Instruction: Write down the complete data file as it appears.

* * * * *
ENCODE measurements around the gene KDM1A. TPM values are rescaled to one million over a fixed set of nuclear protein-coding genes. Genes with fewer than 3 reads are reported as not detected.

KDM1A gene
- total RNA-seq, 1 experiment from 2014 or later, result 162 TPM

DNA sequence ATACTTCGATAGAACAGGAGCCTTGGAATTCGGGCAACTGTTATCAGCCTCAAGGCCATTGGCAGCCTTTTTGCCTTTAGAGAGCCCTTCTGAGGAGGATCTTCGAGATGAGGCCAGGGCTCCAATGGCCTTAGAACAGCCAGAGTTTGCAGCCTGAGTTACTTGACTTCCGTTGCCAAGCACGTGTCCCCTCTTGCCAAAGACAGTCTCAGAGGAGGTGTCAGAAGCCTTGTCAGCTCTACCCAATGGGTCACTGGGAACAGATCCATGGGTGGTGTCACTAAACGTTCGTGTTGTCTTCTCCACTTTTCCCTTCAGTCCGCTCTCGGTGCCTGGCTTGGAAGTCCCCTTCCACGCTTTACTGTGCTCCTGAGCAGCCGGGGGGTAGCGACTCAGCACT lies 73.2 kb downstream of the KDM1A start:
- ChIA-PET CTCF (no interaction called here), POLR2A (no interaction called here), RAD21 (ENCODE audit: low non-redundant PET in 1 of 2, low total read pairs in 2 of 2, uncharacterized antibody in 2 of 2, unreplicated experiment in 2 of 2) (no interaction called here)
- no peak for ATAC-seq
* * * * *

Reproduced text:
ENCODE measurements around the gene KDM1A. TPM values are rescaled to one million over a fixed set of nuclear protein-coding genes. Genes with fewer than 3 reads are reported as not detected.

KDM1A gene
- total RNA-seq, 1 experiment from 2014 or later, result 162 TPM

DNA sequence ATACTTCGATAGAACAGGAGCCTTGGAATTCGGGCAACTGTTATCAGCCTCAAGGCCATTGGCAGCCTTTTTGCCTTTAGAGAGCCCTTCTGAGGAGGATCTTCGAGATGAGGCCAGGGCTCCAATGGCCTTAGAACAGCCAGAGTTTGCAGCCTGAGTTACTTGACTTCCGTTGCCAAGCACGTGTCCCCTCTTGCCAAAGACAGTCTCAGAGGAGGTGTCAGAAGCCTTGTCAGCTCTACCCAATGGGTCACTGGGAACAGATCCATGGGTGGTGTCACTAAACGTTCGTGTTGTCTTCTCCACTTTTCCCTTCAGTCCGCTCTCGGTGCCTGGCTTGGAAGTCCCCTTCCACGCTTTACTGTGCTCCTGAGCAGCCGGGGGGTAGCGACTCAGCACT lies 73.2 kb downstream of the KDM1A start:
- ChIA-PET CTCF (no interaction called here), POLR2A (no interaction called here), RAD21 (ENCODE audit: low non-redundant PET in 1 of 2, low total read pairs in 2 of 2, uncharacterized antibody in 2 of 2, unreplicated experiment in 2 of 2) (no interaction called here)
- no peak for ATAC-seq